New Jersey lawmakers, who have perpetually mollycoddled Atlantic City’s gambling hold—Boardwalk Empire Style—and the millions of dollars it generates in tax revenue, are now willing to share the love with struggling racetracks and push toward legalization of online gambling in their state.
A growing consensus across party lines is arguing that spending millions of dollars revamping Atlantic City while leaving bankrupt racetracks to fend for themselves and denying the revenue potential of online gaming is not the answer. “We can no longer afford to keep our heads in the sand and pretend that we do not have direct competition to our Atlantic City casinos in Pennsylvania, Connecticut and New York,” said Assemblyman Ralph Caputo, a member of the Regulatory Oversight and Gaming Committee. “We have to explore other avenues of gaming revenue.”
Increased competition from casinos in neighboring states coupled with the sluggish economy has put Atlantic City in a five-year slump. In addition, horse track betting in the state has plummeted 74 percent, according to the New Jersey Thoroughbred Association. This tremendous drop in revenue has lawmakers pushing for online gambling, sports wagering and video slots to compete with legalized gambling in the other states.
Last week, the Senate State Government, Wagering, Tourism and Historic Preservation Committee heard testimony from casino and horse racing executives in support of sports betting. Democrat Caputo and three Republican legislators urged New Jersey Gov. Chris Christie to reconsider his opposition to video lottery terminals outside Atlantic City. Proponents of slot machines at the Meadowlands racetrack in New Jersey argued that they can generate $500 million to $700 million in net revenue for the state.
“The states all along our borders have slots and other forms of convenience gaming located at their racing facilities,” said Assemblyman Declan O’Scanlon. “It’s time New Jersey began thinking along those lines before we see farms downsize or close.”
A federal ban imposed in 1992 must be overturned for sports betting to be legal in the state. New Jersey could have joined Nevada, Delaware, Oregon and Montana in gaining an exemption from the 1992 ban had the state Legislature acted within a year, but it failed to do so. Though Gov. Christie has opposed sports betting, citing the federal ban, he hasn’t indicated what he will do if voters try to lift it.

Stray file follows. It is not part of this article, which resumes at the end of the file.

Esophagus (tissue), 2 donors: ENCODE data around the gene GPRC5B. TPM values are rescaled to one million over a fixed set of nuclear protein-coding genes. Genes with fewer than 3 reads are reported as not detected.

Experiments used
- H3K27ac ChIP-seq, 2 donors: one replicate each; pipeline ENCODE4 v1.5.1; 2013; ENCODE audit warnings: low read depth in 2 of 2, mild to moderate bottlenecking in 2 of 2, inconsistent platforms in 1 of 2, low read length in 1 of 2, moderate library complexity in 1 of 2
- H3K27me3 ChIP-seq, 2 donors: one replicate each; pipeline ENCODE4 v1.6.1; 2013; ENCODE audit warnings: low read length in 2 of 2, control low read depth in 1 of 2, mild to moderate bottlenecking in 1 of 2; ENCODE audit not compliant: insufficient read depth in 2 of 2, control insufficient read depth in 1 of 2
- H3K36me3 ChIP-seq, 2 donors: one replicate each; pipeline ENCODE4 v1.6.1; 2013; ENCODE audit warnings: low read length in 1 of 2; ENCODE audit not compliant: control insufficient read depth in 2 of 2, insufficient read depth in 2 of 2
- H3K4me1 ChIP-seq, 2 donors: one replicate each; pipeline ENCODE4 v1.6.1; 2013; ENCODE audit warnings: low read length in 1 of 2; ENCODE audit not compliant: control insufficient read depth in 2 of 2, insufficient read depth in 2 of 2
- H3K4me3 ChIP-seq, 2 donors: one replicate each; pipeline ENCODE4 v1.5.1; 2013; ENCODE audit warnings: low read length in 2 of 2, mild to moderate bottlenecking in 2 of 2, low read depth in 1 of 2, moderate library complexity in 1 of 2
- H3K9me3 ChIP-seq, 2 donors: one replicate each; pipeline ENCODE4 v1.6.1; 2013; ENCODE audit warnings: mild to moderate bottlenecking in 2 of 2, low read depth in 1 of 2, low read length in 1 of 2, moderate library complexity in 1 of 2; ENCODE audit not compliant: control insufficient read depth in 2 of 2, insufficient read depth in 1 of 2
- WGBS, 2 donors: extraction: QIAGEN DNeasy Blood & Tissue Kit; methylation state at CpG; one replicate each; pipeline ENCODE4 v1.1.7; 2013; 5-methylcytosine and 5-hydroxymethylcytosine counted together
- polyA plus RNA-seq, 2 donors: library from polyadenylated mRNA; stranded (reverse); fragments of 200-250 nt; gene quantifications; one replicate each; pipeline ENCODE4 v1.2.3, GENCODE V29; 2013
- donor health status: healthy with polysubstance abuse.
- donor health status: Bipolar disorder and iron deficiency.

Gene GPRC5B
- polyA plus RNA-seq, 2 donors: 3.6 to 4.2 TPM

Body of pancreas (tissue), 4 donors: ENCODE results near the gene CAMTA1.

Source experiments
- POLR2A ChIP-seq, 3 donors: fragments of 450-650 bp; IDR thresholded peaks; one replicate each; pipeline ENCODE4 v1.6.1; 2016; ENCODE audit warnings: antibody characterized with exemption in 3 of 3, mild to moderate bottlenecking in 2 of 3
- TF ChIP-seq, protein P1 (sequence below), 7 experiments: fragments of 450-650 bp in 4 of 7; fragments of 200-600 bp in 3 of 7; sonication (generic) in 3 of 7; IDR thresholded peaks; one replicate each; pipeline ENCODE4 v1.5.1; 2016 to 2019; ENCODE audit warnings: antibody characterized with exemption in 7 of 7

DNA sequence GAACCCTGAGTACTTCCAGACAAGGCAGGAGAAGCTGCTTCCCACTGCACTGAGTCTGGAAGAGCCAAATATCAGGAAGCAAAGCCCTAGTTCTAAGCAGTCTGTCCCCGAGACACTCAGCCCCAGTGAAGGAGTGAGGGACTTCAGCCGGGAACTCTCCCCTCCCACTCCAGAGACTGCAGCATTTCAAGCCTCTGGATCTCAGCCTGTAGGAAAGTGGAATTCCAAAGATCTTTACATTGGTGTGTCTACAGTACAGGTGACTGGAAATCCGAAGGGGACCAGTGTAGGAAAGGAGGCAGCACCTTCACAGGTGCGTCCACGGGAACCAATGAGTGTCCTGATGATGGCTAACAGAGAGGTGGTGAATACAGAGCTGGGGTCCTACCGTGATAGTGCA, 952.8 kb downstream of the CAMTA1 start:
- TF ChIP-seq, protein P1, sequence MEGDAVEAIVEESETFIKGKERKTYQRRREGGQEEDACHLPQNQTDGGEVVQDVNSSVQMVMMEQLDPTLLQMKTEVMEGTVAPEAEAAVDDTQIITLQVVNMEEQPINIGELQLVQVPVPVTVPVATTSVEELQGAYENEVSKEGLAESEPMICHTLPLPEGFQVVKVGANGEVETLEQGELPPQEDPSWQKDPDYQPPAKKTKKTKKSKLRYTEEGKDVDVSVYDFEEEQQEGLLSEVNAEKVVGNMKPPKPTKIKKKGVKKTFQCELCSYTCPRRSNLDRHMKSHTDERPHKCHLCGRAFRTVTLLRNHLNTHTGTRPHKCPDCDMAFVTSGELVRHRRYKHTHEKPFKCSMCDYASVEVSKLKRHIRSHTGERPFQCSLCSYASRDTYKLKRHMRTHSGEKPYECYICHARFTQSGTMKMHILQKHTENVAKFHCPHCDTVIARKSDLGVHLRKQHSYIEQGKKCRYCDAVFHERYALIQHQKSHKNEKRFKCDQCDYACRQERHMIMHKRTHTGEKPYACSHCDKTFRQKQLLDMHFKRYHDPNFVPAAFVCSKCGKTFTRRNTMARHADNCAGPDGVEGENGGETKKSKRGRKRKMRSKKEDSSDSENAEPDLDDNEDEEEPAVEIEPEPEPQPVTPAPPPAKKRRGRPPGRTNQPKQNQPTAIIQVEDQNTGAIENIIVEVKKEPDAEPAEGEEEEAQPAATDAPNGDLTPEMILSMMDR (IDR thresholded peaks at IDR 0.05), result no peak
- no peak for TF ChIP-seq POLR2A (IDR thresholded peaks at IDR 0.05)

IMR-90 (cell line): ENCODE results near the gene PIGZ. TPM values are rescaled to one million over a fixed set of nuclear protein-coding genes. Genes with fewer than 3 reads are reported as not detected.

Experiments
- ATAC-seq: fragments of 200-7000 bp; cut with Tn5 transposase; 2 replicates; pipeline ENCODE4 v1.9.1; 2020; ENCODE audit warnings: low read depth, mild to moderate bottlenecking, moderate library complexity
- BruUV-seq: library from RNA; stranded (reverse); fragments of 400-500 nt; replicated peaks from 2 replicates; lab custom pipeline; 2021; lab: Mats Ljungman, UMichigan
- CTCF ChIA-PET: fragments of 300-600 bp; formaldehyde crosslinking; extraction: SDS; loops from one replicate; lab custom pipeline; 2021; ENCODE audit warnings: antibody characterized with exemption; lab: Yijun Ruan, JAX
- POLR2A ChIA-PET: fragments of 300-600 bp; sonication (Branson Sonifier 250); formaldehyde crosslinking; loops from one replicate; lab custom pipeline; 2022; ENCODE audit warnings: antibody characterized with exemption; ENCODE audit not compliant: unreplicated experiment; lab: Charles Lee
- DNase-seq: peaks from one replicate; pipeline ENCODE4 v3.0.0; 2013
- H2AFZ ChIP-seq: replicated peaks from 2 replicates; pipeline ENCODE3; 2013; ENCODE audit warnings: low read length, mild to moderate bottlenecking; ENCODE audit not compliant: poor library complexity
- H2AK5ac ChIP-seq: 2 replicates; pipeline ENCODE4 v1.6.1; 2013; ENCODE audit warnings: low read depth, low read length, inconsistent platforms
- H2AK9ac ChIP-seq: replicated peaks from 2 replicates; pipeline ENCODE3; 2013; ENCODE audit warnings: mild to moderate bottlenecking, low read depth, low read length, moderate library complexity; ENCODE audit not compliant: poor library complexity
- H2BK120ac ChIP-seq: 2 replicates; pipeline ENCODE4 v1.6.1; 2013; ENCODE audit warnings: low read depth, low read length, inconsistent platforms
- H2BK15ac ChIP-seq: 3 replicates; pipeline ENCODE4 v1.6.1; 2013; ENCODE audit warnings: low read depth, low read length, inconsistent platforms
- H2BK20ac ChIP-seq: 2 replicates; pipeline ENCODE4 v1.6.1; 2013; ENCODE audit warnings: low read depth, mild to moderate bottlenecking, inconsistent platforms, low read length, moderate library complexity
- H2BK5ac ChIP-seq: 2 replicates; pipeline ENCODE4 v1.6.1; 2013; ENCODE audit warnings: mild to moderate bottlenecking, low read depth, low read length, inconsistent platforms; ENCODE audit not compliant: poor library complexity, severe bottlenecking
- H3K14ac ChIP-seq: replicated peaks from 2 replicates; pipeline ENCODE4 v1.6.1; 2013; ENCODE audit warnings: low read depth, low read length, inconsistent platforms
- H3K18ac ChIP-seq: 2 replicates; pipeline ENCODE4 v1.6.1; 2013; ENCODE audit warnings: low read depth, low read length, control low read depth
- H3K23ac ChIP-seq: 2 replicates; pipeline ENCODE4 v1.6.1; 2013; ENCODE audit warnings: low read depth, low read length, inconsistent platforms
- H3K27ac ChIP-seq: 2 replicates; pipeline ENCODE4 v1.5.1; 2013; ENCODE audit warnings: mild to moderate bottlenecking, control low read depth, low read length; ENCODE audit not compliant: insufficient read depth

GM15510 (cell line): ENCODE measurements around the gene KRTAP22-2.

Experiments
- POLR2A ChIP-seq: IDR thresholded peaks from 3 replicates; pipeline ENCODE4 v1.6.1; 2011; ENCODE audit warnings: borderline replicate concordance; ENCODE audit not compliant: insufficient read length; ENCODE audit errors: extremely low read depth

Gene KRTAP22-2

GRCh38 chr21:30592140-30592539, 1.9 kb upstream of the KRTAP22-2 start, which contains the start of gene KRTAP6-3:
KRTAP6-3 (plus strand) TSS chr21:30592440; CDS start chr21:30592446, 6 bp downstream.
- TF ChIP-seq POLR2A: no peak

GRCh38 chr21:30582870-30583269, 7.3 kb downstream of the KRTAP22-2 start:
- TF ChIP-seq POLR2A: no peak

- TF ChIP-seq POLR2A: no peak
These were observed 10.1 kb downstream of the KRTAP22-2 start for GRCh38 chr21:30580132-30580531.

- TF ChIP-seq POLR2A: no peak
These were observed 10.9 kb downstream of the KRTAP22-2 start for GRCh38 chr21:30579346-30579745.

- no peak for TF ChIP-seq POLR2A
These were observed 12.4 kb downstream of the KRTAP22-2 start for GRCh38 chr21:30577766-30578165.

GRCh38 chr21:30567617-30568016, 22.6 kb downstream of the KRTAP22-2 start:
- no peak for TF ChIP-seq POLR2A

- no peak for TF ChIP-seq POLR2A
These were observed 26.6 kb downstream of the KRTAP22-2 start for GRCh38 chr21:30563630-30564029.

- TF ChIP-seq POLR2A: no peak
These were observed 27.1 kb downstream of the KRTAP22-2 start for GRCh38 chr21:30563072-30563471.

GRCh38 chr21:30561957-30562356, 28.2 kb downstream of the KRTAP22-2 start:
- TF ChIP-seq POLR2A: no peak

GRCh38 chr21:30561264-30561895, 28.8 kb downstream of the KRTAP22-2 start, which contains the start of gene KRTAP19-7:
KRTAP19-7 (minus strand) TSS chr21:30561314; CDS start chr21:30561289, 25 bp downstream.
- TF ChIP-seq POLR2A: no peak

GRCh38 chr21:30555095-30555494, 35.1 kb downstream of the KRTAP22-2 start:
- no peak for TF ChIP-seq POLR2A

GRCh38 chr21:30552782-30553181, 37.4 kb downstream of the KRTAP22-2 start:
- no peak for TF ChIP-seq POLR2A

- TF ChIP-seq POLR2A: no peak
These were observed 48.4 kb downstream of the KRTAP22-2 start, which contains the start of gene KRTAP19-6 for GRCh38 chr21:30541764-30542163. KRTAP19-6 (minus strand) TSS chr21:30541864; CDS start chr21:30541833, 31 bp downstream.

Making Compromises to Boost Revenues
At the hearing, Sen. Raymond Lesniak reintroduced legislation legalizing online gaming in Atlantic City and at an off-track wagering site. In an effort to make the bill agreeable to Christie and other opponents, Lesniak added a provision prohibiting restaurants, hotels, bars and other businesses from advertising online gaming to keep them from becoming unregulated gambling halls. The bill also gives a portion of casino profits to the state’s racetracks to help out in the current slump.
“Online gaming will be a huge boost for the casino industry,” Lesniak said. “It can also be a temporary savior for our horse racing industry until we get sports betting at our casinos and racetracks.”
Lawmakers argue New Jersey will suffer if the remaining racetracks don’t get financial help. They cite a 2007 study by the Rutgers Equine Science Center that found the horse racing industry provides NJ with $1.1 billion in annual revenue, creates 13,000 jobs and accounts for 176,000 acres of open land.
Do you think New Jersey should invest money into their struggling racetracks, or reinvest it in Atlantic City? Let us know in the comments below.